Cleaning an 11/34?

From: Christian Fandt <>
Date: Wed Nov 3 22:03:50 1999

Hi Chuck,

I've got an 11/34A in a H960 tall rack and your plan sounds just fine so far.

You indicate the foam pad is decomposed. Must be the front filter you mean.
It disintegrates into little itty bitty pieces that are sometimes hard to
clear out. I suggest you carefully remove that glop as much as possible
before you remove all the boards so that as little as possible of that
stuff falls into the slots. It can be quite difficult to completely clean
out a slot in which that soft stuff has been entrapped -trust me. Use a
very small good quality brush (one that doesn't shed its bristles) with
rather stiff bristles and vacuum the slots carefully. Inspect with a bright
flashlight or some other bright light which will let you see clearly into
the slots just in case something has dropped in over the recent years.
Pain-in-the-neck intermittents can be brought about with crud in the slots
which somehow gets up onto edge connector fingers. One o' them Murphy's
Laws I think.

Also the cable retaining clamp bar on top of the PSU area at the back of
the box has a foam pad that turned into the most gooey goo on mine. I just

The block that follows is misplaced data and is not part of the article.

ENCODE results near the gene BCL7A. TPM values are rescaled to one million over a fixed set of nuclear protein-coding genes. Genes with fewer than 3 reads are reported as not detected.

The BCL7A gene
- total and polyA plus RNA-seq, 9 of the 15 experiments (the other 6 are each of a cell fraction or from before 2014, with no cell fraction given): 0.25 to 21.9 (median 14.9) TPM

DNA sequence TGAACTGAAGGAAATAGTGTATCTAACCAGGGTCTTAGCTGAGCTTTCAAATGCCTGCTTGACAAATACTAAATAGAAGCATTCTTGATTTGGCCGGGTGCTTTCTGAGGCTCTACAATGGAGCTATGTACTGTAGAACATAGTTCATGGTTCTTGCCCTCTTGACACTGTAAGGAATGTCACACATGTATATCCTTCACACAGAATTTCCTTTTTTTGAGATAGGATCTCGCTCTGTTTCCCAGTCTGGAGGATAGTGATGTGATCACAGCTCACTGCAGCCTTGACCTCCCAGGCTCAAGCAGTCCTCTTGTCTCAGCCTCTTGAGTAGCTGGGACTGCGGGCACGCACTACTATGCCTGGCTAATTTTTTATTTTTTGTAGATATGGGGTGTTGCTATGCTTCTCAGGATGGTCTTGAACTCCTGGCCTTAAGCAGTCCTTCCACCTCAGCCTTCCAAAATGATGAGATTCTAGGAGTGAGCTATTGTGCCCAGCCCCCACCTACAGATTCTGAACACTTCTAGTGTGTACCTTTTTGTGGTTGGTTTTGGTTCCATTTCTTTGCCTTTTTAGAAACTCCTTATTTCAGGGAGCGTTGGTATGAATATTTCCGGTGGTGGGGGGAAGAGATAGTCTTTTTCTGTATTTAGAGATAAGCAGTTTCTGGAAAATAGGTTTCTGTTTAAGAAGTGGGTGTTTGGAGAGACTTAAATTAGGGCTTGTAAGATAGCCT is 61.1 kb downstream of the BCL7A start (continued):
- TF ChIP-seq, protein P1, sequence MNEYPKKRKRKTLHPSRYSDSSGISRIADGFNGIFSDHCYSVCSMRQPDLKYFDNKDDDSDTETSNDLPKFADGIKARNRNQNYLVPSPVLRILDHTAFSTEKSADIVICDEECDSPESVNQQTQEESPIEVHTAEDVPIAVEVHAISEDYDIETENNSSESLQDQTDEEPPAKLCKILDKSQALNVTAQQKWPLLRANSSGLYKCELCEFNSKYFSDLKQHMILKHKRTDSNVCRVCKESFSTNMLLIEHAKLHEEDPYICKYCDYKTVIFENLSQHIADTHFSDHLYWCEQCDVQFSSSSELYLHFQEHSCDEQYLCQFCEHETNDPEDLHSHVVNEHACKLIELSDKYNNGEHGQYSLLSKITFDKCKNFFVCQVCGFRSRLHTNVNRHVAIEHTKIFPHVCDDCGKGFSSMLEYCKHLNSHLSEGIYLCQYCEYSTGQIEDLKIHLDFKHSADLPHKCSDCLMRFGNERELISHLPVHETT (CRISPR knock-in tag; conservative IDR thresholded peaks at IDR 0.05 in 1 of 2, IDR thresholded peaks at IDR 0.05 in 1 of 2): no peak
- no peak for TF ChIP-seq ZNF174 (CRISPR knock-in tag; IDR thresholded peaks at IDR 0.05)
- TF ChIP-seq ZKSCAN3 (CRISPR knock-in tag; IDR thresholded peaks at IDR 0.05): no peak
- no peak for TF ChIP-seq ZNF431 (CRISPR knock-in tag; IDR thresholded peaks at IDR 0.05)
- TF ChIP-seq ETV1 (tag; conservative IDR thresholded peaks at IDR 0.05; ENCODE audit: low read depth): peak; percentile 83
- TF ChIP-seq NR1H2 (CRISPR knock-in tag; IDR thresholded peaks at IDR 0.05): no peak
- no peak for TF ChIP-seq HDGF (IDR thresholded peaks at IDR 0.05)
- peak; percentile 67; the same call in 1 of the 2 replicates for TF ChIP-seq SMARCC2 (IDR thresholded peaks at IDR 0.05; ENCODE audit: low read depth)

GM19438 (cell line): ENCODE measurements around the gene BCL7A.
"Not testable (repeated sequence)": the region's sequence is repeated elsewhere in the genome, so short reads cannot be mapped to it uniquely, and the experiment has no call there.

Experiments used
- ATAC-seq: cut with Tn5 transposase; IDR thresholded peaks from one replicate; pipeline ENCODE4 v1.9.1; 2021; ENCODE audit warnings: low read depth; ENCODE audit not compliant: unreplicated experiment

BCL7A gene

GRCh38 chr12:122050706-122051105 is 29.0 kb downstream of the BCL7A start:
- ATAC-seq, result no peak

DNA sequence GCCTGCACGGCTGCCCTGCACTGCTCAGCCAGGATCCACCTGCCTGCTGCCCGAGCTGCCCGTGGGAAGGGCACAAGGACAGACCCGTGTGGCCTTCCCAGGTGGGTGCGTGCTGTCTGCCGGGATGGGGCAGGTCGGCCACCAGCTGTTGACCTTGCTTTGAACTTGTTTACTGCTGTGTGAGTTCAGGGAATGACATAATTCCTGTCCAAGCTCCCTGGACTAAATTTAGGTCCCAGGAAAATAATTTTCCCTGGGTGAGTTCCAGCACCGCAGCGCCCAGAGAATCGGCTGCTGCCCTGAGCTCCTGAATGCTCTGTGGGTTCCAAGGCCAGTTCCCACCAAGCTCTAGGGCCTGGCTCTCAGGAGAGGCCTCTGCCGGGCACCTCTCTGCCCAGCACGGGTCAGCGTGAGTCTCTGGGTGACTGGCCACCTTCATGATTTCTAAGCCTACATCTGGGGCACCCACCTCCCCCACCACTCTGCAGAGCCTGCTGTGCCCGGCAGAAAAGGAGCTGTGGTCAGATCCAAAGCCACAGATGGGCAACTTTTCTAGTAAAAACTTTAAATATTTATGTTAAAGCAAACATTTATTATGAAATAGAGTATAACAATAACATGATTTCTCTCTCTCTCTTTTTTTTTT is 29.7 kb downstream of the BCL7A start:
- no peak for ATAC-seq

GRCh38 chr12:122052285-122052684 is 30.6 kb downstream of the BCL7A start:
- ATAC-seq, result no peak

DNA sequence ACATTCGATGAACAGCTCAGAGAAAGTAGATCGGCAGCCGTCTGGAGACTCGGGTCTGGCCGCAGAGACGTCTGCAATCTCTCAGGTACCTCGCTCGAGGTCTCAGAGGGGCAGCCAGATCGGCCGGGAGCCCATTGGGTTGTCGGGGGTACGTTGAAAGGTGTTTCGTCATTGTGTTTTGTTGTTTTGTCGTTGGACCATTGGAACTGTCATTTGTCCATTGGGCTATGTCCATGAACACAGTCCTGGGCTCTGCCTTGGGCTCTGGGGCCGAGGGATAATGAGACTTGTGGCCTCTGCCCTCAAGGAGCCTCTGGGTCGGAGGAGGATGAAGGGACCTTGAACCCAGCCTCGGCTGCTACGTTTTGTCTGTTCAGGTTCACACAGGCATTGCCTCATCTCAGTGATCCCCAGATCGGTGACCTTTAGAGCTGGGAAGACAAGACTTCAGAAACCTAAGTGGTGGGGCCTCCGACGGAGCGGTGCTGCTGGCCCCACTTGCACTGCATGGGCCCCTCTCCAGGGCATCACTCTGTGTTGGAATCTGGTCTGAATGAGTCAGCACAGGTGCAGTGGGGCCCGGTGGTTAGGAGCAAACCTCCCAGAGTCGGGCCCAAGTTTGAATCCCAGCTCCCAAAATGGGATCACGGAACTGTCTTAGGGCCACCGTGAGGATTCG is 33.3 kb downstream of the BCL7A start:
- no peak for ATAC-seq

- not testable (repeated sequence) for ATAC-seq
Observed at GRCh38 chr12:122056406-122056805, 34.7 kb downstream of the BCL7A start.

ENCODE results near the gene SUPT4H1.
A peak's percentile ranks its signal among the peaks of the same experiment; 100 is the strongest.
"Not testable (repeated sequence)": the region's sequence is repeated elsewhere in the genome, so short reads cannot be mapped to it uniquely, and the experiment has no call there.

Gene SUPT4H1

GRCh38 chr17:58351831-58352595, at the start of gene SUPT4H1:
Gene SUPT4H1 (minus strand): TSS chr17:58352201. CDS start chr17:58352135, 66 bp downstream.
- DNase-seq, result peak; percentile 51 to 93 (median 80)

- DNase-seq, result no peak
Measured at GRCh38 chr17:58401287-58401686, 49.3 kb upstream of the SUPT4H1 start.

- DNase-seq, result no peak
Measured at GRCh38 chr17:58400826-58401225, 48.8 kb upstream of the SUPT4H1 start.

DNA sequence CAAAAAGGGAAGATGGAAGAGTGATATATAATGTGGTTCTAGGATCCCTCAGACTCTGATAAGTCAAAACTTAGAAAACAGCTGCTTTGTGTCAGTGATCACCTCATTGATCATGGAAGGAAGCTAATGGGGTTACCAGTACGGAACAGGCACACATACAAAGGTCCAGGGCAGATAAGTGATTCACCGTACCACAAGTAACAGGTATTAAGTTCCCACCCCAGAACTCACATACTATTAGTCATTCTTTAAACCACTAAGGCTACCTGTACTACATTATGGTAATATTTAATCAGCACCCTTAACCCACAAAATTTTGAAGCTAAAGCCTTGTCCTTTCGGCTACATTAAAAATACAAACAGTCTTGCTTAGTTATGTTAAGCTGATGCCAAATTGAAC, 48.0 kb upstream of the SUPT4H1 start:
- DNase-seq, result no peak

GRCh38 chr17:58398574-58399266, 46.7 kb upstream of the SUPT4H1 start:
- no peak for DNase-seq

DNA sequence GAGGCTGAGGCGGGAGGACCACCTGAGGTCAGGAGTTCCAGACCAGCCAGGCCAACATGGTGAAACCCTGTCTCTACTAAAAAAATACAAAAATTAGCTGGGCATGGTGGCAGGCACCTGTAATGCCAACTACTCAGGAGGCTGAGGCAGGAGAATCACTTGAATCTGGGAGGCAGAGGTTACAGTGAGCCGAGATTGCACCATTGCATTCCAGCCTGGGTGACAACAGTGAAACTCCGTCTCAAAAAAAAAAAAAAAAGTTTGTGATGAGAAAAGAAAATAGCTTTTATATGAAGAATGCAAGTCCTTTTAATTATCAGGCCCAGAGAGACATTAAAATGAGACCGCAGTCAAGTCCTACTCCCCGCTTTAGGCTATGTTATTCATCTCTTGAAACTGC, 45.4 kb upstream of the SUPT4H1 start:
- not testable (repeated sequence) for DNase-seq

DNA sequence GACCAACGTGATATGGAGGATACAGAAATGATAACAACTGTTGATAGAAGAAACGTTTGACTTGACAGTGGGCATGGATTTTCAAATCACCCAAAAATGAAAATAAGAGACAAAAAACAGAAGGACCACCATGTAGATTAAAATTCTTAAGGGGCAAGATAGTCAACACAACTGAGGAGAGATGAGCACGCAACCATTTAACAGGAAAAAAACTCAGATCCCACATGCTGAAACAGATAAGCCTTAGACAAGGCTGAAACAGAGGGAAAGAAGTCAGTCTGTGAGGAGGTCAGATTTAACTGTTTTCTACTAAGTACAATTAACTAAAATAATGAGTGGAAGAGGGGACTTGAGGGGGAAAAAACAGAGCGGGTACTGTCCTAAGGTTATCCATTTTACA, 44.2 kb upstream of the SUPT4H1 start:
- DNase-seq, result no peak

cleaned it off with mineral spirits after doing a preliminary scrape. Bits
of that garbage are _especially_ unwelcome to drop into a slot.

I just vacuumed my boards using a natural bristle brush to dislodge dust.
Note I said natural instead of plastic/nylon bristle. Less static
electricity is generated using the natural bristle on the CMOS type boards
(like the MS-11L). It was during summertime when I did this too -more
humidity in the air to help dissipate static. Looked rather fine after that.

Upon the date 06:33 PM 11/3/99 -0800, Chuck McManis said something like:
>Megan, you recently recovered an 11/34. Any suggestions on cleaning one? I
>think I'm going to need to get all the gunk out of the 11/34's case which
>includes a completely decomposed foam pad, and what appears to be dust from
>the last 20 years. This is my plan for it:
> 1) Pull the boards and grants (noting location)
> 2) Vacuuming out the case, using a damp cloth on the
> front to clear up the front panel.
> 3) Washing the boards, (except for core mats)
> 4) Verify the PSU.
> 5) Install enough boards to get ODT to talk to me
> and then work it one set at a time until I can
> boot from the TU-60.

I can't yet get ODT to say much to me on my machine. I've got to resurrect
this project yet again in the next week or so. Probably something simple
and dumb on my part. I've got to carefully smoke out the problem and try to
get it solved.


Nice find for yourself Chuck! Good luck.

Regards, Chris
-- --

Christian Fandt, Electronic/Electrical Historian
Jamestown, NY USA
        Member of Antique Wireless Association
Received on Wed Nov 03 1999 - 22:03:50 GMT

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